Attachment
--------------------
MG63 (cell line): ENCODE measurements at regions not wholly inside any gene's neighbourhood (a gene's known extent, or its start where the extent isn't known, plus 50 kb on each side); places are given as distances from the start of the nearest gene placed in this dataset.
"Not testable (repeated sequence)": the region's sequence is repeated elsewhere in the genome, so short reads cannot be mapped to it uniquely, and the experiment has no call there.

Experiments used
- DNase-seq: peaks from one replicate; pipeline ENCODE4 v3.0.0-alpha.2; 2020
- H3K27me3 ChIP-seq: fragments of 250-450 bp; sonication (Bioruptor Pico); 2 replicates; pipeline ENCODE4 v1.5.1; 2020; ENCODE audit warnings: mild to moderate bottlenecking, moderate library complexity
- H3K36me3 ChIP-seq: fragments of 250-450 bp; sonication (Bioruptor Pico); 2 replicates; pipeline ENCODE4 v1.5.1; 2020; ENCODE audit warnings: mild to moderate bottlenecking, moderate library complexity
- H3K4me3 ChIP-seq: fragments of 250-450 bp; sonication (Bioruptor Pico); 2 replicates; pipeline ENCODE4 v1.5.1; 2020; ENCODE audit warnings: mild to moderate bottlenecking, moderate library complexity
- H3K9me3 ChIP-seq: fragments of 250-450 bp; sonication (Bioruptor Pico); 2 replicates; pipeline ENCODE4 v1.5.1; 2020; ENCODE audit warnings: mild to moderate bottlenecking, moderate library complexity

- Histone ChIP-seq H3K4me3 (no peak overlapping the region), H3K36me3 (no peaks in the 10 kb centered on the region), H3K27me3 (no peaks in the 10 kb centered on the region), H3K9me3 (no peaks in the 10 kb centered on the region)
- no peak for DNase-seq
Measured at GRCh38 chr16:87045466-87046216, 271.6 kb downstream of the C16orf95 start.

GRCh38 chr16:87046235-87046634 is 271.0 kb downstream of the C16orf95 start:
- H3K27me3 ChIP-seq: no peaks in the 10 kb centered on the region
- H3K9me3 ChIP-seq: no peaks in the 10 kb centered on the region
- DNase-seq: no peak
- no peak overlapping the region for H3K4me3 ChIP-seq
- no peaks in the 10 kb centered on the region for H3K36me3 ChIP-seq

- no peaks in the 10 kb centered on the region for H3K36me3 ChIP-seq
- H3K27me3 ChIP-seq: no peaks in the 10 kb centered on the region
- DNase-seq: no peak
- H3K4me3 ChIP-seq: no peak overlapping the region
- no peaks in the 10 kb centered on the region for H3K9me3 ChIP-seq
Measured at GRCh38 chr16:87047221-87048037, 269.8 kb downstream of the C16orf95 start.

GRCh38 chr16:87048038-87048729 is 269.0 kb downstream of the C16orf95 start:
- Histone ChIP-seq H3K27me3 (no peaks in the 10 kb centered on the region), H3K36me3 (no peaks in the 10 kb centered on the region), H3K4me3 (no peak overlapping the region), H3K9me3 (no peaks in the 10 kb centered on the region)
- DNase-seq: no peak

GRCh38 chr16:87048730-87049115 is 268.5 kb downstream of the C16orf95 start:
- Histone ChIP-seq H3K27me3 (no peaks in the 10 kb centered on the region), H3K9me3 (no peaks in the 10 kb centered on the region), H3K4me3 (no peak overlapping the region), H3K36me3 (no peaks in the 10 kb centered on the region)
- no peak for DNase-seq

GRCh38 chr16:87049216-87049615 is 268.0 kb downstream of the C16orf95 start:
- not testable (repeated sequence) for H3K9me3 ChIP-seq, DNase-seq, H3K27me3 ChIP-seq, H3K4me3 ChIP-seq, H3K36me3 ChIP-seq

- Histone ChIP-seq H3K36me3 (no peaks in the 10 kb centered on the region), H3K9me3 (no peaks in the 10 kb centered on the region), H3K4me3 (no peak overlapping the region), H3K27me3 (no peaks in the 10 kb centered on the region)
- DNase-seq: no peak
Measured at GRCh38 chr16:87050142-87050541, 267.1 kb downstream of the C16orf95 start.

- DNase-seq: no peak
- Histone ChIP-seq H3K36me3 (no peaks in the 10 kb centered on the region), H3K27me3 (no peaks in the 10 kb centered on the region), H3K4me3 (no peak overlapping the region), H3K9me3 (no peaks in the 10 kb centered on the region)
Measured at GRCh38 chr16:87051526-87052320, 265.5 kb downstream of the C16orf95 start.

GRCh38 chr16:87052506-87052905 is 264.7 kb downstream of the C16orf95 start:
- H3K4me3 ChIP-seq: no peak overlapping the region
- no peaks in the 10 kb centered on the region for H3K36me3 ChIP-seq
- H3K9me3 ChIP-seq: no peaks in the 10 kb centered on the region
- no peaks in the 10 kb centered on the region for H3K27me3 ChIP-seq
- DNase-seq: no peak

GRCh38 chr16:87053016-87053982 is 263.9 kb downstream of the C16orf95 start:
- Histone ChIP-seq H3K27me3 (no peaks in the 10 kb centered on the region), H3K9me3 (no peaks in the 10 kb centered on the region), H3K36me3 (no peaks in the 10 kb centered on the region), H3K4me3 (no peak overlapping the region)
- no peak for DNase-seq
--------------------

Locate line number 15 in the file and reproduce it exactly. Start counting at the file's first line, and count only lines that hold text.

- DNase-seq: no peak